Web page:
That simple conversation really does sum up the process of becoming a lawyer.
I certainly don't want to take anything away from anyone who has gone through this process. There is no question that law school is one of the most demanding programs, the bar exam is one of the most difficult tests, and the practice of law is one of the most challenging professions. And some of the lawyers I have encountered along the way are simply some of the smartest people I have ever met. I deal frequently with outside counsel (I am the general counsel of a corporation) and I am often amazed with their creativity and insight, and especially with their expertise in a particular field of law.
But there are different kinds of intelligence. I believe that just about everyone has brilliance. Maybe yours is rocket science. Maybe it's cooking. Or perhaps you can work Sudoku puzzles in record time. I used to think that in order to become a lawyer, you had to be brilliant. Starting with the percentile rankings of the LSAT, we are conditioned to rank ourselves in terms of performance against our peers. In law school, the grading curve can be brutal, forcing law professors to make marginal distinctions between "A" exams and "C" exams.
And intelligence, without action is pretty much worthless. Brilliant people who do not apply themselves can end up homeless. And less than brilliant students can make "A"s if they work hard enough.
The irony of law school is that hard work may or may not result in "A"s. Intelligence also does not ensure top grades. As I discuss in "Law School Labyrinth- A Guide to Making the Most of Your Legal Education" (Kaplan Publishing, 2009), success in law school certainly requires hard work. It also requires at least a certain degree of intelligence. But really successful students either intutively (or perhaps with some good guidance from Lawyer Mom or Dad) understand that law school simulates the practice of law. So the succeed, the student has to be able to solve legal problems in a lawyerly way- through cogent analysis, identifying and discussing all sides of the issue and law, and doing it in a clear and effective way.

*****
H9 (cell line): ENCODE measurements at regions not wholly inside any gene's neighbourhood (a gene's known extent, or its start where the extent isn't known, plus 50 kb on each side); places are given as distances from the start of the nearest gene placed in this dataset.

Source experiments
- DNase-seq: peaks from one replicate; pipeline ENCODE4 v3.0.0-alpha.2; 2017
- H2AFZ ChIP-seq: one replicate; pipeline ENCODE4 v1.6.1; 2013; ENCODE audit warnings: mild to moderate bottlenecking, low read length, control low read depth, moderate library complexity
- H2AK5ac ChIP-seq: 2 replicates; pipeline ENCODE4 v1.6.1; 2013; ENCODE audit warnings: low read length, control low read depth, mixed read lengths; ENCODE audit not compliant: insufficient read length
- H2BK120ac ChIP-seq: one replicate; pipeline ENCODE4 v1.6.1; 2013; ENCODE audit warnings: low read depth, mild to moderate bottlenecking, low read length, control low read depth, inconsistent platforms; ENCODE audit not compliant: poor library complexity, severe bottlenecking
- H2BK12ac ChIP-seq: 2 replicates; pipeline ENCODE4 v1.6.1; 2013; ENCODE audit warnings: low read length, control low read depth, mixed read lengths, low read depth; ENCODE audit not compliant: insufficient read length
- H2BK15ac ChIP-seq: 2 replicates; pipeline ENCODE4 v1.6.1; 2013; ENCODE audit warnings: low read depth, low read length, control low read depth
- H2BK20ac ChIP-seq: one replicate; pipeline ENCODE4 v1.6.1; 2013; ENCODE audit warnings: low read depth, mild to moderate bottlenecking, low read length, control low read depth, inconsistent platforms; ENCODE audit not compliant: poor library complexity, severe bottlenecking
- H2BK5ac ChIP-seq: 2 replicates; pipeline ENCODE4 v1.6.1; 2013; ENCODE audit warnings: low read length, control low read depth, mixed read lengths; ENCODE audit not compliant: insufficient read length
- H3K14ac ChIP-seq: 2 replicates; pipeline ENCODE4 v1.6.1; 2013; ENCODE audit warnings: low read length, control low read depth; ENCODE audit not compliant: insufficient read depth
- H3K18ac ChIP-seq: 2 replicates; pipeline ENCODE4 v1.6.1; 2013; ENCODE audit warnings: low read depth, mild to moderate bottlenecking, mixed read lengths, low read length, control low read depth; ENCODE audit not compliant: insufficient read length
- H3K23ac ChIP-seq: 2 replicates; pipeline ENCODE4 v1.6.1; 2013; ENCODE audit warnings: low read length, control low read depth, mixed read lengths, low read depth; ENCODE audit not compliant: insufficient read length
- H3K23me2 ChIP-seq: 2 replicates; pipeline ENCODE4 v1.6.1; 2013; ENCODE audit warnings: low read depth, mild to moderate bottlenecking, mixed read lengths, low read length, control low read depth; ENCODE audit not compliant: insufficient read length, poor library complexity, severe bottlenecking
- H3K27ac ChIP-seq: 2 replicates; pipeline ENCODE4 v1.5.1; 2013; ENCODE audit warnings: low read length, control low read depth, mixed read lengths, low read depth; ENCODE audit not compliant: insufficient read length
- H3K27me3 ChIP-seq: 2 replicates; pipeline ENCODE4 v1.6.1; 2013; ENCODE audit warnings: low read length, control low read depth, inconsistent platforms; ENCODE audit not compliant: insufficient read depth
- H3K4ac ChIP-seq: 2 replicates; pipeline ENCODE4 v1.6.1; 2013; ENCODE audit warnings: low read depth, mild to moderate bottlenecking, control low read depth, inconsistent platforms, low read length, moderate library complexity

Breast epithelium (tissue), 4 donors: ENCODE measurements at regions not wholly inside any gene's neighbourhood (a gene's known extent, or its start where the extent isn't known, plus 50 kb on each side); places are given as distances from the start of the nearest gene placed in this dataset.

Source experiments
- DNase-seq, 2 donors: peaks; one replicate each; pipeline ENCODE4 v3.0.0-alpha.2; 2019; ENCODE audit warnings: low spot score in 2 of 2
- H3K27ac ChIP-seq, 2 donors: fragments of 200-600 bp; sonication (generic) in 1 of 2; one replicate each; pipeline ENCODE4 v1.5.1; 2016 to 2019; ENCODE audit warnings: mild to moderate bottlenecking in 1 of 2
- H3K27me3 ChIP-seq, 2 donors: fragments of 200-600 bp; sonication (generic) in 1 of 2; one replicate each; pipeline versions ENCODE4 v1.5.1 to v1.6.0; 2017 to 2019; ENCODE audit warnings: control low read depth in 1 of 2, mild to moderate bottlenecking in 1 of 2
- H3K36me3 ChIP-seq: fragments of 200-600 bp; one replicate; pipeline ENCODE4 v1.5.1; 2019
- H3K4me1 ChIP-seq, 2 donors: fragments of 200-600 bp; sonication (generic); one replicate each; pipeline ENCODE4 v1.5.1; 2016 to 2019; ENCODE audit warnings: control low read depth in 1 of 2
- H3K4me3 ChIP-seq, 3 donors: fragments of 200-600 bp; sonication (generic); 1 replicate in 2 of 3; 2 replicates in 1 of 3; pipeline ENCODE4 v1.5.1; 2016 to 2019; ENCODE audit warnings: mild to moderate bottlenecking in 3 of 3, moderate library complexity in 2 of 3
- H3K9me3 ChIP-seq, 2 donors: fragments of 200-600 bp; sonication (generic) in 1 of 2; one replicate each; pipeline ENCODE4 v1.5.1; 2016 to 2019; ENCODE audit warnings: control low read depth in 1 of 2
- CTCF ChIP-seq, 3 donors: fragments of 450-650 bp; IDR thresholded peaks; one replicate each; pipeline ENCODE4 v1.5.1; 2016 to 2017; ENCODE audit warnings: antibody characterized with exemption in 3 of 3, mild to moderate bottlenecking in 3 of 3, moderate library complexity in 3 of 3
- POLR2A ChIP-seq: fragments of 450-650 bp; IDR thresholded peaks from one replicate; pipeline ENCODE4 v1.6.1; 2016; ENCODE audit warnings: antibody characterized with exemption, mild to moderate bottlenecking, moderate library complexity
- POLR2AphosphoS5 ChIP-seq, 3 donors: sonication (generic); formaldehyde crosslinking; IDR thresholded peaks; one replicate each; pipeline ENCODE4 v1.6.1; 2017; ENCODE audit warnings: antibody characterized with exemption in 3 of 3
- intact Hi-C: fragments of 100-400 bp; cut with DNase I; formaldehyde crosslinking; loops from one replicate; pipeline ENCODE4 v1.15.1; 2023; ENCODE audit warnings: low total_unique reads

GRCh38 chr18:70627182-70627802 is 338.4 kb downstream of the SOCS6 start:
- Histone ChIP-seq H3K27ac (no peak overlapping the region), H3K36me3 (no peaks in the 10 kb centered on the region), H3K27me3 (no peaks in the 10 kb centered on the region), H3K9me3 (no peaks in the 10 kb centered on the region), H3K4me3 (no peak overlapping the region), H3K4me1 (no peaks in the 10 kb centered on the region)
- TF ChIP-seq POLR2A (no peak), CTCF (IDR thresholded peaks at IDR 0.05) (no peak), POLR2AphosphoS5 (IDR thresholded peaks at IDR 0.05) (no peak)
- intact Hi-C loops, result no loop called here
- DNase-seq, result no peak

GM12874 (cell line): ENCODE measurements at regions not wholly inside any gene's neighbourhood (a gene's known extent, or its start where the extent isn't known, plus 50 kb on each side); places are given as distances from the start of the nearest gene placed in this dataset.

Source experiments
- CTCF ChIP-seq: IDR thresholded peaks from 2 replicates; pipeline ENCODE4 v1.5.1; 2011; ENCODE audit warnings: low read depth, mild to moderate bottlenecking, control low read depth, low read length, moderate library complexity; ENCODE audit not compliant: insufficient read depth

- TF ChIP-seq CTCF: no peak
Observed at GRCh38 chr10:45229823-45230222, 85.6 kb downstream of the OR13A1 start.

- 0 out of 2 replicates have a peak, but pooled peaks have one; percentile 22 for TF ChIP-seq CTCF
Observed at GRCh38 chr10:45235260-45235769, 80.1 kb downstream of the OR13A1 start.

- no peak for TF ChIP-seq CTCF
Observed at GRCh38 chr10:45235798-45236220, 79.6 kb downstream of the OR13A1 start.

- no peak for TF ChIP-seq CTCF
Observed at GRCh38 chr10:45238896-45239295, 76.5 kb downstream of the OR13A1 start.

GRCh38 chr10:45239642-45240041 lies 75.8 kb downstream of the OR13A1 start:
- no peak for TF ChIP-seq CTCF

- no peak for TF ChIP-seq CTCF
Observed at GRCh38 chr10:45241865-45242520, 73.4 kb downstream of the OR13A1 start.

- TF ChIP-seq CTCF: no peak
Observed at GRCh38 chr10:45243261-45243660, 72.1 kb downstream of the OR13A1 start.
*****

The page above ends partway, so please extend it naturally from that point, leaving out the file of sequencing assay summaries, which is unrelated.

But law school is only the beginning of the labyrinth. You must also obtain your license to practice law- from the character and fitness requirement, the Multistate Professional Responsibility Exam, and what will probably be the most demanding test you well ever take, the bar exam.
Which brings me to the point. If you are facing the LSAT and struggling with Logic Games, the following applies to you. If you are in your second semester following a mediocre performance in your first year of law school, the following applies to you. If you are facing what appears to be the Herculean task of the bar exam, it applies to you. And if you are a first year associate, intimidated by the thought of actually practicing law, listen up.
The study and practice of law are simply a labyrinth of sorts. They are a winding journey of opening and closing passages, full of intimidation and discouragement. But don't be discouraged. In this labyrinth, if you want to find the Minotaur, simply look in the mirror. You are your own worst enemy.
If you had a bad LSAT, you have two choices. You can either pick yourself up and go at it again, or you can give up on your dream of becoming a lawyer.
If you don't get into Dream Law School, you have two choices. You can go to Local U, or you can give up on your dream of becoming a lawyer.
If you just graduated and can't find a job, you have two choices. You can give up and go home, or you can keep sending out resumes, searching the net, and making calls to law firms.
Wherever you are in your journey through the Labyrinth, you have a choice. You can keep pushing or give up. But I am here to tell you that if you want to become a lawyer, you can. A door closes, two windows open. Climb through one. But if you want to become a lawyer badly enough, you will. You just will.
Best wishes in your legal career.